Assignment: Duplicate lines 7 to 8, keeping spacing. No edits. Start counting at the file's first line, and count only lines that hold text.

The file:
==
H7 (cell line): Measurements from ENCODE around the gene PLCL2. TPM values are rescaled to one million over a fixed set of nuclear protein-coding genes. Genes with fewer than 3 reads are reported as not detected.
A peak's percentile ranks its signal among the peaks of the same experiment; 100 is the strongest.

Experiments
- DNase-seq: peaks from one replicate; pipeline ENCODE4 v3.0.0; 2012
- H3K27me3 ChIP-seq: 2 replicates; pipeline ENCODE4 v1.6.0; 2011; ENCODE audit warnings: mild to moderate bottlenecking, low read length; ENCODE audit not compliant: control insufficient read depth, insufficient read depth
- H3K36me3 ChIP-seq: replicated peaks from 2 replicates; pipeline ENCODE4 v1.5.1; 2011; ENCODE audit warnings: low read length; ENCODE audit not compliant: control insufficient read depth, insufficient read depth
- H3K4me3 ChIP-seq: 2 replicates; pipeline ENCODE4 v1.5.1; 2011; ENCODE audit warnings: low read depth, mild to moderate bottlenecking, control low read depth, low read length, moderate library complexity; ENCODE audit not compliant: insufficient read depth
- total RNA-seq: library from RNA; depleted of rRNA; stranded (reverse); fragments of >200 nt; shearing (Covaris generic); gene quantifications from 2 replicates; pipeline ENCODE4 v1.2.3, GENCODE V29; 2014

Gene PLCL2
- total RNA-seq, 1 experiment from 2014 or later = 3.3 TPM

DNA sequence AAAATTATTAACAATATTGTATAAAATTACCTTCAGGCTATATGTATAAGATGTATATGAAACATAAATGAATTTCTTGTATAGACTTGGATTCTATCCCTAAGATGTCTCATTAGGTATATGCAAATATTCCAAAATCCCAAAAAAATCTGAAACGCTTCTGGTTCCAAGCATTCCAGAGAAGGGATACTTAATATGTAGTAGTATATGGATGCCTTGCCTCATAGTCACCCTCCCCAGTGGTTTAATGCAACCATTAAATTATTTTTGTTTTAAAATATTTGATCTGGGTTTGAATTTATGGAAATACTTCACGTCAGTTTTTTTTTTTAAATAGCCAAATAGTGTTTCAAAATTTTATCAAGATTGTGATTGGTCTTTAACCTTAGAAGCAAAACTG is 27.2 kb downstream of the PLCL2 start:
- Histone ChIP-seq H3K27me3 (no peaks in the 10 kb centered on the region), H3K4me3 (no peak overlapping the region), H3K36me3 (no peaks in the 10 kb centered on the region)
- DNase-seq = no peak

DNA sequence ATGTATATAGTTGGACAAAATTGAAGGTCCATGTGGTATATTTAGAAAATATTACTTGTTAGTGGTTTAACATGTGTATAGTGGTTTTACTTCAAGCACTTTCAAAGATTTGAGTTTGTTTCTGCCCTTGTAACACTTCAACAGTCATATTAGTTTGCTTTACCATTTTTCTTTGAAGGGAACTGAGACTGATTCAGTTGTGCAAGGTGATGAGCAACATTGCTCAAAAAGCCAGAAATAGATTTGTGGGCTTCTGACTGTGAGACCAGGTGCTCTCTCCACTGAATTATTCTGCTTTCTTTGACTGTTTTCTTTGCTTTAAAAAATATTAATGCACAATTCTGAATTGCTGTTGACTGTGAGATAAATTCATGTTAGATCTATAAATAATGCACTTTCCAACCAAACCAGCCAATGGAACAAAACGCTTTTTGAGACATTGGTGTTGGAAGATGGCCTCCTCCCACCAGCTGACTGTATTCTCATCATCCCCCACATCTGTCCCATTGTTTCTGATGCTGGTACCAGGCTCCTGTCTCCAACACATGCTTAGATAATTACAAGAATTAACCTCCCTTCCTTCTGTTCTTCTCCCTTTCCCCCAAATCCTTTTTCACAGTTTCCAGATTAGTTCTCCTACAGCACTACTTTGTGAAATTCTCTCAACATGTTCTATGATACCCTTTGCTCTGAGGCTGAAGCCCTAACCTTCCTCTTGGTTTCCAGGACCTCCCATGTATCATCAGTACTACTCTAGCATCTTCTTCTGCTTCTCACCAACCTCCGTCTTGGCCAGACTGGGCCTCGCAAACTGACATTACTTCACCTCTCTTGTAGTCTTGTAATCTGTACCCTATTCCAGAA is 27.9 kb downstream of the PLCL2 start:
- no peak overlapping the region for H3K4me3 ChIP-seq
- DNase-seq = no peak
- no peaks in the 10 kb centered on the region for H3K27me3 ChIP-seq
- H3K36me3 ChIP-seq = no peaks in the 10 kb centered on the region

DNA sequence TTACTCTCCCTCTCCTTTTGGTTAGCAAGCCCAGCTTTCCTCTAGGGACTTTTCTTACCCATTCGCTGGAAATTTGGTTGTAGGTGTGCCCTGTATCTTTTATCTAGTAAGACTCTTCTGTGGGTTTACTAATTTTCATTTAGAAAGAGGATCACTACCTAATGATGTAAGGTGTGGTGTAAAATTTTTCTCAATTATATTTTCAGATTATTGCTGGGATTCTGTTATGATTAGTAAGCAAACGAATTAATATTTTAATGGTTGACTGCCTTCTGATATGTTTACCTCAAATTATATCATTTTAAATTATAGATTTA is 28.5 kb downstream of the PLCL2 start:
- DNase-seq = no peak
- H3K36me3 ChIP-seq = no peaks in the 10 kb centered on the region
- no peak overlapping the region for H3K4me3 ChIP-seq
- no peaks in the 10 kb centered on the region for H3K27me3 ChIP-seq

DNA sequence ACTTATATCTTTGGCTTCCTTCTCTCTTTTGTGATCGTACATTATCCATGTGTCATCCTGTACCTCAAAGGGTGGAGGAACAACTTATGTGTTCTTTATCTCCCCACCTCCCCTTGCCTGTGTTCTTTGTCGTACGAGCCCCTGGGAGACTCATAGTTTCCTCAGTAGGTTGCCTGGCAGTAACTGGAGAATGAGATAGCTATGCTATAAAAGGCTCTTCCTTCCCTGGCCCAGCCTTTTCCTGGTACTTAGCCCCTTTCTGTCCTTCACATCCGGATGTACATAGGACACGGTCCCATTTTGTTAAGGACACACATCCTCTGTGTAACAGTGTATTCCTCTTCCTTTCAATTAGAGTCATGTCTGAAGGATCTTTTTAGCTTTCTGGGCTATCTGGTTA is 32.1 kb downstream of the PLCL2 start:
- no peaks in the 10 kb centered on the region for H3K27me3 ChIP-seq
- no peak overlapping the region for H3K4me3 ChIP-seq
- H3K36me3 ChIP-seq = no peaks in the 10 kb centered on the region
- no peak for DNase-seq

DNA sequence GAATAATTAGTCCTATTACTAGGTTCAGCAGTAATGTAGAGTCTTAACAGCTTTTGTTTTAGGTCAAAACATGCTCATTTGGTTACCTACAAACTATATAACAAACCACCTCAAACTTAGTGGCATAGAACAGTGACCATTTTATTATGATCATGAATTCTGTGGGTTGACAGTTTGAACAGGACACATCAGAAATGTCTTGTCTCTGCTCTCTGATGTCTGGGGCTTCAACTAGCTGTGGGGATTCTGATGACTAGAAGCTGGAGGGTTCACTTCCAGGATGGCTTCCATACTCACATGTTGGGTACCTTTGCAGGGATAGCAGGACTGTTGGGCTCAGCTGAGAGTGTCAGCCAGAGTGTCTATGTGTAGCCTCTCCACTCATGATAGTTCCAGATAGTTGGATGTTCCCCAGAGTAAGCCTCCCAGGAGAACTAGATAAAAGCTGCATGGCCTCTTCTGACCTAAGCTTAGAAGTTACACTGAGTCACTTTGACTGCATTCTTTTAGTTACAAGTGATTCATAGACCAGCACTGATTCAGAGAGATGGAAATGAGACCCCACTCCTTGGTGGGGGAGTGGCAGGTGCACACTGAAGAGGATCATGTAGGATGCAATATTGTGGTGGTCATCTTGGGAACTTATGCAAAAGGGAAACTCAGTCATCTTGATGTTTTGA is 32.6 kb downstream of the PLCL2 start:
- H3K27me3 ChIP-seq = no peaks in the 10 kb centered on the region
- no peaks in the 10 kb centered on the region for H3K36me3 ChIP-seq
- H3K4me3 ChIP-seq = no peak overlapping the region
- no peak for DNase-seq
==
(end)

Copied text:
- H3K4me3 ChIP-seq: 2 replicates; pipeline ENCODE4 v1.5.1; 2011; ENCODE audit warnings: low read depth, mild to moderate bottlenecking, control low read depth, low read length, moderate library complexity; ENCODE audit not compliant: insufficient read depth
- total RNA-seq: library from RNA; depleted of rRNA; stranded (reverse); fragments of >200 nt; shearing (Covaris generic); gene quantifications from 2 replicates; pipeline ENCODE4 v1.2.3, GENCODE V29; 2014